I hesitate to link to this story because the NY Times is running it…and let’s just say I am less than enamored with that outfit right now. But link I must because this story is huge. According to the Times, rampant fraud and abuse associated with Congressionally approved funding for Katrina-cleanup is costing the taxpayer billions. Are you surprised? I am not.
A hotel owner in Sugar Land, Tex., has been charged with submitting $232,000 in bills for phantom victims. And roughly 1,100 prison inmates across the Gulf Coast apparently collected more than $10 million in rental and disaster-relief assistance.
There are the bureaucrats who ordered nearly half a billion dollars worth of mobile homes that are still empty, and renovations for a shelter at a former Alabama Army base that cost about $416,000 per evacuee.
And there is the Illinois woman who tried to collect federal benefits by claiming she watched her two daughters drown in the rising New Orleans waters. In fact, prosecutors say, the children did not exist.
The tally of ignoble acts linked to Hurricane Katrina, pulled together by The New York Times from government audits, criminal prosecutions and Congressional investigations, could rise because the inquiries are under way.
Even in Washington, a city accustomed to government bloat, the numbers are generating amazement.
“The blatant fraud, the audacity of the schemes, the scale of the waste — it is just breathtaking,” said Senator Susan Collins, Republican of Maine, and chairwoman of the Homeland Security and Governmental Affairs Committee.
Yes, Senator Collins, it is breathtaking…but I don’t recall you joining a chorus of House-side conservatives who expressed their fear that this would happen and attempted to offset the funding. Look for the pols to line up and condemn the waste as fast as possible now…but someone needs to ask them why they didn’t see this coming at the time. After all, it was foreseeable:
Such an outcome was feared soon after Congress passed the initial hurricane relief package, as officials at the Federal Emergency Management Agency and the American Red Cross acknowledged that their systems were overwhelmed and tried to create new ones on the fly.
“We did, in fact, put into place never-before-used and untested processes,” Donna M. Dannels, acting deputy director of recovery at FEMA, told a House panel this month. “Clearly, because they were untested, they were more subject to error and fraud.”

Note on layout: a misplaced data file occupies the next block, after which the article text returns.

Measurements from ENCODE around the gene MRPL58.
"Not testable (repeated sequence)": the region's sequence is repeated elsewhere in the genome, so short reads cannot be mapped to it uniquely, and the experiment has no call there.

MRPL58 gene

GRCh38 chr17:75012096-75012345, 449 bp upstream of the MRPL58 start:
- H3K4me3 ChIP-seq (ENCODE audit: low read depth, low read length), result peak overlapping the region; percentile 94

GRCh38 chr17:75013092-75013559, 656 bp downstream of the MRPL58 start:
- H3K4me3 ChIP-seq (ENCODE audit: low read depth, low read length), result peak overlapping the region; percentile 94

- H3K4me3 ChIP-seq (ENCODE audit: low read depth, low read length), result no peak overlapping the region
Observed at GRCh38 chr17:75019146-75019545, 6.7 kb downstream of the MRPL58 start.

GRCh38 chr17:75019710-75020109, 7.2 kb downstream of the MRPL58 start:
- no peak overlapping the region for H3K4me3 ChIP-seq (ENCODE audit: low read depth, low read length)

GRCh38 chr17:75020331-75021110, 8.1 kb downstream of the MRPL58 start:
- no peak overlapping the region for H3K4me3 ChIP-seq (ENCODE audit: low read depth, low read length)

When you rush, for political purposes, to appropriate billions and billions of dollars, so as not be appear callous to the very real suffering of Gulf Coast victims, you are bound to be careless with American’s tax dollars.
UPDATE: A reader emails the following:
There are two issues……how you pay for the relief (which conservatives rightfully made a big deal about)…..and how the money is actually spend (which I have yet to see a House side conservative really talk about…probably so they don’t embarass the Administration).
In fact, I think Collins is the only R out there talking about how the money was wasted. If you want to beat her up on the first issue….fine…….but don’t say that the House conservatives (like Mike Pence) are stronger on the second issue, because they are MIA.
The reader also points out that Collins did read a statement into the Congressional record in May of 2005 that highlighted waste fraud and abuse issues within FEMA.
Point taken…but a few additional points should be made.
One, there are other Republicans talking about this. Tom Coburn for one…Coburn has a bill right now that actually would be helpful in this regard. The Coburn/Obama database bill would create a database of all federal grants and contracts that would be searchable by citizen investigators. Watchdog groups and concerned individuals would be able to find out exactly how federal money is being spent. This would go a long way towards increasing transparency and rooting out fraud and abuse. It would be nice to see Senator Collins and some others help Coburn in that effort. Collins did to her credit support another Coburn bill creating a CFO to root out waste fraud and abuse within FEMA.
Two,isn’t it politically harder for house conservatives to raise the offset ruckus beforehand than it is for Collins and others to point out waste and abuse after the fact? Demanding offsets was politically unpopular at the time and it took guts. Granted, offsets and waste fraud and abuse would seem to be different issues on the surface, but to me they are both part of a larger issue: stewardship of American’s tax dollars. It would be nice to see Senators demand offsets on the front end, and then root out waste and abuse on the back end. That would be consistency as far as stewardship is concerned.
Finally, it is worth noting the actual votes for the Katrina funding. In May, the Senate passed yet another emergency supplemental bill appropriating funding to Katrina cleanup. For the most part, it was only the fiscal conservatives in the Senate who voted against the funding (see roll call). At the staggering tally of $103 billion, those votes seemed appropriate.